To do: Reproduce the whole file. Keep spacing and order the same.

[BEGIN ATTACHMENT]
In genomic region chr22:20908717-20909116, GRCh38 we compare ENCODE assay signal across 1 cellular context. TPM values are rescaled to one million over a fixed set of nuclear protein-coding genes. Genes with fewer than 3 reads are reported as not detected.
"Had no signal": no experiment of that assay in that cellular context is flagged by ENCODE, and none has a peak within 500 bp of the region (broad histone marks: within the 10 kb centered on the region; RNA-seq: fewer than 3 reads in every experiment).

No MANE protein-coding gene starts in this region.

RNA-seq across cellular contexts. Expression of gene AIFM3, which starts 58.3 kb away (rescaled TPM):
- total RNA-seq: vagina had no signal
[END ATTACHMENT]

In genomic region chr22:20908717-20909116, GRCh38 we compare ENCODE assay signal across 1 cellular context. TPM values are rescaled to one million over a fixed set of nuclear protein-coding genes. Genes with fewer than 3 reads are reported as not detected.
"Had no signal": no experiment of that assay in that cellular context is flagged by ENCODE, and none has a peak within 500 bp of the region (broad histone marks: within the 10 kb centered on the region; RNA-seq: fewer than 3 reads in every experiment).

No MANE protein-coding gene starts in this region.

RNA-seq across cellular contexts. Expression of gene AIFM3, which starts 58.3 kb away (rescaled TPM):
- total RNA-seq: vagina had no signal